I wake up. We slept in a new room last night. Ian's still asleep. I realize I'm SO itchy. I let Ian sleep and I sneak to the bathroom to take a shower. The hot water feels extra refreshing on my back. Much better.

I sit on the bed by Ian's face and I sweep his hair from his eyes and then- "Don't move." I reach for a tissue and kill a bug that was right by his head. The bug was a hard bead and it popped when I killed it. Blood soaked through the tissue. Ewwwwwwwwww.

We go to the restaurant for breakfast, and while we're waiting for our meals I remember that I need the receipt for our biking adventure today. I return to the room. Where is that damn receipt? I pull back the covers of the bed and my heart sinks.

BED BUGS. Many, many bed bugs, FULL of blood. Pop, pop, pop! The phrase "I CAN'T EVEN" comes to mind, and I think this is the perfect application. I pop all the ones I see- it's a bloodbath- then I start packing. No way are we staying in this room another night.
I go to throw away the tissues in the bathroom and look in the mirror. My FACE has four bites on it alone. (I slept on my face, under the pillow because it was light in our room. The HORROR.) I reluctantly do a spin. FORTY-SIX bites I count. I hold back tears and go to the restaurant and tell Ian to skip the eggs and go pack.

The thing is, we LOVE the Puspa Ubud Hotel. Everyone is so sweet and it's a hell of a bargain. Had it been our first night in Ubud we would have booked it out of here, but since we had no problems with the other rooms, we give them the option: either we change rooms or change hotels. They find another room for us.

All of this happens before 8AM. At 8:15, a driver named Wayan picks us up. The car already has two riots inside, Bianca and Sasha from Melbourne. The four of us are the entire biking crew today.

The plan is to start the morning with coffee and breakfast at a coffee farm, then drive to the base of a volcano. From there we will bike mostly downhill through villages, stopping at interesting cultural points on the way. We will end at around 2PM, arriving at Bali on Bike's owner's house, where his wife will make us lunch.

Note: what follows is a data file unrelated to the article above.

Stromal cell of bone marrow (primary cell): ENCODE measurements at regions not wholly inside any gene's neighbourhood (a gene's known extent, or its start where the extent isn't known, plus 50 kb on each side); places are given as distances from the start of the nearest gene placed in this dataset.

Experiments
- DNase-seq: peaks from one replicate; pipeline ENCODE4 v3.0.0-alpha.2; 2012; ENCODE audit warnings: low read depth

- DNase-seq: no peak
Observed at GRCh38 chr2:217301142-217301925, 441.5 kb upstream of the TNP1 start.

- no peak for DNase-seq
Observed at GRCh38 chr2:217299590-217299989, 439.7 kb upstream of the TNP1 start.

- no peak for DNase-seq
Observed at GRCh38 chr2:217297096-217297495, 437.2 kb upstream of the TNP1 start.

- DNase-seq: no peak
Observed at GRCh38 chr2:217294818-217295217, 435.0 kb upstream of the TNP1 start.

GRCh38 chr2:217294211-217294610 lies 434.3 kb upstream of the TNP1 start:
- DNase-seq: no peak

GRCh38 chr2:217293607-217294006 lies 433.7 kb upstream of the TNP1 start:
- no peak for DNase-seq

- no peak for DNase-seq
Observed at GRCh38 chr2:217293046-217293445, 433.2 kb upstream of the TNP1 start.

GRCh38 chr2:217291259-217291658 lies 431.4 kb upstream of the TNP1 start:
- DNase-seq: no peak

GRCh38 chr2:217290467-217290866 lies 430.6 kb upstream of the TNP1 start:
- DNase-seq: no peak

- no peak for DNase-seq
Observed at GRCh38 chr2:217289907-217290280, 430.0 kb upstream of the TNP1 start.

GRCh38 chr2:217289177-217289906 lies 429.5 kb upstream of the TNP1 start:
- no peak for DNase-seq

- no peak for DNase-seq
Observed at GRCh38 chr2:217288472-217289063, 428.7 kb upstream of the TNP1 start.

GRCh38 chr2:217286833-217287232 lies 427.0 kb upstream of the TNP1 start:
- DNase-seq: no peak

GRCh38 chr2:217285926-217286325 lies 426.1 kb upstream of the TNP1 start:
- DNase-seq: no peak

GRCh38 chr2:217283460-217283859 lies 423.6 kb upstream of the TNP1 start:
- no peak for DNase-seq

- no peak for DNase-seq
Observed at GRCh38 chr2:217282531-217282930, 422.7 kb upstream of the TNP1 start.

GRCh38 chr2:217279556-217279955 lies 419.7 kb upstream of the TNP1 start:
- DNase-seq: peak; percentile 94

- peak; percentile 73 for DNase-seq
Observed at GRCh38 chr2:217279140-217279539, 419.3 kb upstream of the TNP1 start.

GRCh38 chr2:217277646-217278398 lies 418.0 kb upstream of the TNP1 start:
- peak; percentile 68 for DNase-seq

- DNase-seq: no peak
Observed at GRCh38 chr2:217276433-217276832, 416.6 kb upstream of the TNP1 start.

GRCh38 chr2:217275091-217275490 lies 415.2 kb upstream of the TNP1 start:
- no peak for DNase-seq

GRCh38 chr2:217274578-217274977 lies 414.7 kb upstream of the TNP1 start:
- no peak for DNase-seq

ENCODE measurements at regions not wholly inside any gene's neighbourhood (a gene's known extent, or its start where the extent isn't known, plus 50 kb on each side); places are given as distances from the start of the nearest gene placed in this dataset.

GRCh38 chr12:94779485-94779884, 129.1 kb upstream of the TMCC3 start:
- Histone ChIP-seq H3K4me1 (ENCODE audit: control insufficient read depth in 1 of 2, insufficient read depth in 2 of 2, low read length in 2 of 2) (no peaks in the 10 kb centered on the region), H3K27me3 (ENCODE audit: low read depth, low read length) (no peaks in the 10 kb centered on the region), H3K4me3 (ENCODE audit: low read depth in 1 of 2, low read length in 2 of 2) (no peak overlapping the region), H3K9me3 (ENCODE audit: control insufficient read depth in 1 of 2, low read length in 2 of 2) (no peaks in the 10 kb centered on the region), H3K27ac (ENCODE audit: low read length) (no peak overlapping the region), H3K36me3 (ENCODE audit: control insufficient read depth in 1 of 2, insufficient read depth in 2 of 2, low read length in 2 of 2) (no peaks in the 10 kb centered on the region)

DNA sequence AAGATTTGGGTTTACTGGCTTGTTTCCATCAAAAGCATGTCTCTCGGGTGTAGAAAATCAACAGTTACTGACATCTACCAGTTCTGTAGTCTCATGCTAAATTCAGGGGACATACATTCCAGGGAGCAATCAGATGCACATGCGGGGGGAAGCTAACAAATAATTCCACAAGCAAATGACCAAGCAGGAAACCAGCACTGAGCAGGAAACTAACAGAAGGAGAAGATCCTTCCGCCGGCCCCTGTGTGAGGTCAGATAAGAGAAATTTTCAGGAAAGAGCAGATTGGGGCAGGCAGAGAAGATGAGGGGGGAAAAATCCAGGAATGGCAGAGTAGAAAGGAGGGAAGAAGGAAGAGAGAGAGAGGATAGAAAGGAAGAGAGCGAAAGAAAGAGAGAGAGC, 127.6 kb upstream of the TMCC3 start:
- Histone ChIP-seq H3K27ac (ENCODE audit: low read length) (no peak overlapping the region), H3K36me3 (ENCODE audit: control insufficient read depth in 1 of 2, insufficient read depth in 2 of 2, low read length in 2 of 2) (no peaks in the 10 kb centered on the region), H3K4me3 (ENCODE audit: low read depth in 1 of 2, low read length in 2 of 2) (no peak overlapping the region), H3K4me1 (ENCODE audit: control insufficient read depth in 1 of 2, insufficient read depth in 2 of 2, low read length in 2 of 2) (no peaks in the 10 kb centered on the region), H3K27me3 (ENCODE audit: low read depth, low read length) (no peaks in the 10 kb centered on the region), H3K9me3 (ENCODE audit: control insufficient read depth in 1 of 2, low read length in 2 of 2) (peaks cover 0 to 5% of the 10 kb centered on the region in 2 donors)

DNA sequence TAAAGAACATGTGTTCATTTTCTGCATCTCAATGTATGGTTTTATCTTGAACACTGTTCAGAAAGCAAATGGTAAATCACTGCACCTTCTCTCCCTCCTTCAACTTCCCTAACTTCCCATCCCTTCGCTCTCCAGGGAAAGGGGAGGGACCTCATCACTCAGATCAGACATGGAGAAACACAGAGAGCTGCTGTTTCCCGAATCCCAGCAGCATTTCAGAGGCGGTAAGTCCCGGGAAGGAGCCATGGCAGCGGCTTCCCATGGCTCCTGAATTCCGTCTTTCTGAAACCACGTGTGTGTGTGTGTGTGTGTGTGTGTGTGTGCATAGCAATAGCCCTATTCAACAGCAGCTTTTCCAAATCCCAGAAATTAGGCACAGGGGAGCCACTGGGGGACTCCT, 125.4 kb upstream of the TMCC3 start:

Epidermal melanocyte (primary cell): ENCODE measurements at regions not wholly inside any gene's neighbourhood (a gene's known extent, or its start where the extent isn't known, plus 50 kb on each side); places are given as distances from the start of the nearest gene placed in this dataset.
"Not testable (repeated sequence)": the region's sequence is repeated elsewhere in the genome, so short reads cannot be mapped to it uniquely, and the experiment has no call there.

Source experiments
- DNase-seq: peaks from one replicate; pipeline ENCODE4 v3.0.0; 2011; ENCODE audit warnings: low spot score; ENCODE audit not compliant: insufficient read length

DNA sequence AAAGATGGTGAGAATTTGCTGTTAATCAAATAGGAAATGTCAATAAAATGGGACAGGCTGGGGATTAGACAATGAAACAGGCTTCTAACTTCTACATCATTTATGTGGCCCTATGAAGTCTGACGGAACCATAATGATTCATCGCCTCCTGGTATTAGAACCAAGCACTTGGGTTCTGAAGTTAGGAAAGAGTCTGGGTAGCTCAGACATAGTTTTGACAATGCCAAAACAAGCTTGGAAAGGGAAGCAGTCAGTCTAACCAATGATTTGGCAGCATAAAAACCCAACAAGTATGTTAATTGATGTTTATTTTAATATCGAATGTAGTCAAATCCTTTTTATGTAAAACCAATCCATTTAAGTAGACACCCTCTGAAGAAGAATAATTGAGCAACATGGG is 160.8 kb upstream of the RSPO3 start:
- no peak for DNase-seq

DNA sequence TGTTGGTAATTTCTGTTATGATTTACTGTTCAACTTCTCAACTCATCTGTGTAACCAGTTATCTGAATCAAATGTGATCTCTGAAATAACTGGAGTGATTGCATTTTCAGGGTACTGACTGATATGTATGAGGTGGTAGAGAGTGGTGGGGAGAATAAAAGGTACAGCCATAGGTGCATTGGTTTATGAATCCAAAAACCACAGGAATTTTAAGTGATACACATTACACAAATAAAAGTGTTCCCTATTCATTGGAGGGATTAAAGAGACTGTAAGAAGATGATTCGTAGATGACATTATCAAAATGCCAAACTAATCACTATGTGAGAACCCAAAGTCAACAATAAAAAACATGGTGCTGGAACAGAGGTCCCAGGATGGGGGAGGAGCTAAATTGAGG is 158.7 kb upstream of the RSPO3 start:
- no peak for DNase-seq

We pull in at the same coffee farm we went to with our first Wayan driver. This coffee farm must be a popular tourist destination. Here we meet our guide for the day, and CAN YOU GUESS WHAT HIS NAME IS? (Wayan.)

It's fun to watch Bianca and Sasha very politely HATE the lowak coffee.

After breakfast we drive to the base of the volcano. We pick our bikes (I scour mine for bedbugs) and start our tour, and...

SNOOOOOOOOOZZZEEEEEEE. The entire first hour is downhill. We literally don't have to pedal more than twice. Our only physical exertion comes from our hands pulling on the brakes.

 Bali on Bike has a truck following us most of the way to ensure other cars wouldn't get too close. It also carries extra bikes should anything happen to ours. I get that it is for safety, but for some reason I felt like it was a lame caravan.

Though we aren't getting the workout we had hoped for, we get to explore Bali's countryside. Riding around we see  nightmare bugs, spiders as big as Ian's hand (not as big as his other extremities though... high five!) and other wildlife less seen around town. We're on roads we haven't been on yet, and Wayan does a good job of stopping to explain things along the way- an elementary school, a community center, village temples, etc.

balionbike d60

Everyone's friendly. We go through villages where we get to see real-life Balinese people at work, and they all smile at us. Kids yell "Hal-lo!" and giggle when we say it back. A few even stretch out their hands for high fives... and then some pull them away at the last second, just like punk-ass kids from home!

The road starts to get really gnarly. There are two SUPER steep hills to go down on loose gravel, followed by two SUPER steep hills to bike up against oncoming traffic. We see a few bikers eat it, and Bianca from our group eats it pretty hard.

We arrived at... not the house we would have lunch at. Wayan stops at some random street and us and tells us the biking part is over. We get in the car... and we're driven 500 meters to Bob's (Bali on Bike's owner's) house.

Every house has a chart of how many family members live inside. This is for their census.

Once at the house, Wayan teaches us a little about how families live in Bali, and gives us similar information we had heard at the cooking class the day prior. We head to an outside dining area where our meal awaits.

The food was OK. We don't really LOVE Indonesian cuisine, and it was unfair to compare this meal to the one we made in class the day before. This meal had been waiting for us, while the other meal we ate was fresh.

I'd definitely recommend Bali on Bike for a family or group wanting to see some of Bali's countryside at a slow pace. It's a safe, easy, and dummy-proof system (minus the two hills; novice bikers can walk their bikes), with good educational stops on the way. Since we wanted a workout, had already been to the coffee farm, had learned a little bit about Bali life, and compared our meal to our cooking class, we didn't have the ideal time. But then, who gets a five-star review when the writer's covered in bedbug bites?

Source: Rosie and Ian's Southeast Asia Adventure